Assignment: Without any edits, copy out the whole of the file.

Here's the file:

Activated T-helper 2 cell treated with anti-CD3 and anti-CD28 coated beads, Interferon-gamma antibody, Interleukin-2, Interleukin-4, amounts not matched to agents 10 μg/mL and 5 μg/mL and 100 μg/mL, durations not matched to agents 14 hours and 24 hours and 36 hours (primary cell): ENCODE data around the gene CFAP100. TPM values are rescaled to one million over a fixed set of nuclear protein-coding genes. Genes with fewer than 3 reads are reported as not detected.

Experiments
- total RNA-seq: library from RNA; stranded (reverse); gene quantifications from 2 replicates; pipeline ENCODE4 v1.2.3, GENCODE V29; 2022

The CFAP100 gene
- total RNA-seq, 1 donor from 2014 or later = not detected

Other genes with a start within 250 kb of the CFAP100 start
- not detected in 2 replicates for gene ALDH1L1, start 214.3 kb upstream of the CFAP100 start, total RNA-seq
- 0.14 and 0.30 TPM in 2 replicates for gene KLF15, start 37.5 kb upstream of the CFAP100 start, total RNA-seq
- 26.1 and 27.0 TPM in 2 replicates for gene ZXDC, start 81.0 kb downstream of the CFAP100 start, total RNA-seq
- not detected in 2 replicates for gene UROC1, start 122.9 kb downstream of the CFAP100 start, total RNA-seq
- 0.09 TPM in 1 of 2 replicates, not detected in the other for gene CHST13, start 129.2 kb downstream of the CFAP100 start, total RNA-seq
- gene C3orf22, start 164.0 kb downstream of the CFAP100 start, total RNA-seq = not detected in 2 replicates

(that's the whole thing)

Activated T-helper 2 cell treated with anti-CD3 and anti-CD28 coated beads, Interferon-gamma antibody, Interleukin-2, Interleukin-4, amounts not matched to agents 10 μg/mL and 5 μg/mL and 100 μg/mL, durations not matched to agents 14 hours and 24 hours and 36 hours (primary cell): ENCODE data around the gene CFAP100. TPM values are rescaled to one million over a fixed set of nuclear protein-coding genes. Genes with fewer than 3 reads are reported as not detected.

Experiments
- total RNA-seq: library from RNA; stranded (reverse); gene quantifications from 2 replicates; pipeline ENCODE4 v1.2.3, GENCODE V29; 2022

The CFAP100 gene
- total RNA-seq, 1 donor from 2014 or later = not detected

Other genes with a start within 250 kb of the CFAP100 start
- not detected in 2 replicates for gene ALDH1L1, start 214.3 kb upstream of the CFAP100 start, total RNA-seq
- 0.14 and 0.30 TPM in 2 replicates for gene KLF15, start 37.5 kb upstream of the CFAP100 start, total RNA-seq
- 26.1 and 27.0 TPM in 2 replicates for gene ZXDC, start 81.0 kb downstream of the CFAP100 start, total RNA-seq
- not detected in 2 replicates for gene UROC1, start 122.9 kb downstream of the CFAP100 start, total RNA-seq
- 0.09 TPM in 1 of 2 replicates, not detected in the other for gene CHST13, start 129.2 kb downstream of the CFAP100 start, total RNA-seq
- gene C3orf22, start 164.0 kb downstream of the CFAP100 start, total RNA-seq = not detected in 2 replicates